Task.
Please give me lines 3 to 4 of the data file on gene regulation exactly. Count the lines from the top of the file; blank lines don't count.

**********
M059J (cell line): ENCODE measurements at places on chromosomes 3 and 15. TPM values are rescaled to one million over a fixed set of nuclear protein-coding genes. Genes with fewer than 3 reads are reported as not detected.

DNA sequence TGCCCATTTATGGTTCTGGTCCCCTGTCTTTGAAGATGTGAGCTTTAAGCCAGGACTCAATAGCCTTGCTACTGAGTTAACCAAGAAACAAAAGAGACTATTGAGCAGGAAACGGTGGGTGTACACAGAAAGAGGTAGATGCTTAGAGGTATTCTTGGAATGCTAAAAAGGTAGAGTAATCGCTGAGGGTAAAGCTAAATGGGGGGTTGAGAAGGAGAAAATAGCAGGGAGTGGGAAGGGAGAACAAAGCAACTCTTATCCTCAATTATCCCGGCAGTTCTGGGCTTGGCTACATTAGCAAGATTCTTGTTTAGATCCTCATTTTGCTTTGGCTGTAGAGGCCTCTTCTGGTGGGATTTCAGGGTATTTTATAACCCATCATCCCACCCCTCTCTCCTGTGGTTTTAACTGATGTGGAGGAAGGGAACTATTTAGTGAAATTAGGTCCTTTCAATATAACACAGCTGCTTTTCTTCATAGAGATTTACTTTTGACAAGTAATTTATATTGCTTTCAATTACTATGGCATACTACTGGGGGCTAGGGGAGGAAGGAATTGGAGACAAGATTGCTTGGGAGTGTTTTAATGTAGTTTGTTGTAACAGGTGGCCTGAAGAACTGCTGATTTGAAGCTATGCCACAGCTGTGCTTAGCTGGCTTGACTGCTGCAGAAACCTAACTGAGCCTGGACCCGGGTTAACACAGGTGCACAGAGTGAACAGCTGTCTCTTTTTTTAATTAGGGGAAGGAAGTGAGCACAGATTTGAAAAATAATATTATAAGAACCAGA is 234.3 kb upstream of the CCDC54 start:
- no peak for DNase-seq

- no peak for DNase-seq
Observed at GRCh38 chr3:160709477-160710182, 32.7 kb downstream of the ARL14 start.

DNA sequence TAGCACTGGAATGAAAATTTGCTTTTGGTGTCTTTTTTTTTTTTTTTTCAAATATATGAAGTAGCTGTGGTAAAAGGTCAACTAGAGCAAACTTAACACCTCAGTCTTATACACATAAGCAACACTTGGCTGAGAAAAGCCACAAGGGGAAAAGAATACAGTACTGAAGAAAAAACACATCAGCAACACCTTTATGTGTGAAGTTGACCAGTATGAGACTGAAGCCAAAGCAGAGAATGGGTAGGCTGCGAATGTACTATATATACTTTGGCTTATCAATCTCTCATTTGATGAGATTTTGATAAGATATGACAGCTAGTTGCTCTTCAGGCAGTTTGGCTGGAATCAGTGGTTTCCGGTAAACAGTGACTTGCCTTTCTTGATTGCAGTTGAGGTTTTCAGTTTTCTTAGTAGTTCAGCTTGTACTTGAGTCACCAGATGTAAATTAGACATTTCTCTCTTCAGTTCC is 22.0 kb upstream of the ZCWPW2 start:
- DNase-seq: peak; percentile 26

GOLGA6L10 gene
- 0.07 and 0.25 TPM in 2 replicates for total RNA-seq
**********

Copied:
- no peak for DNase-seq

- no peak for DNase-seq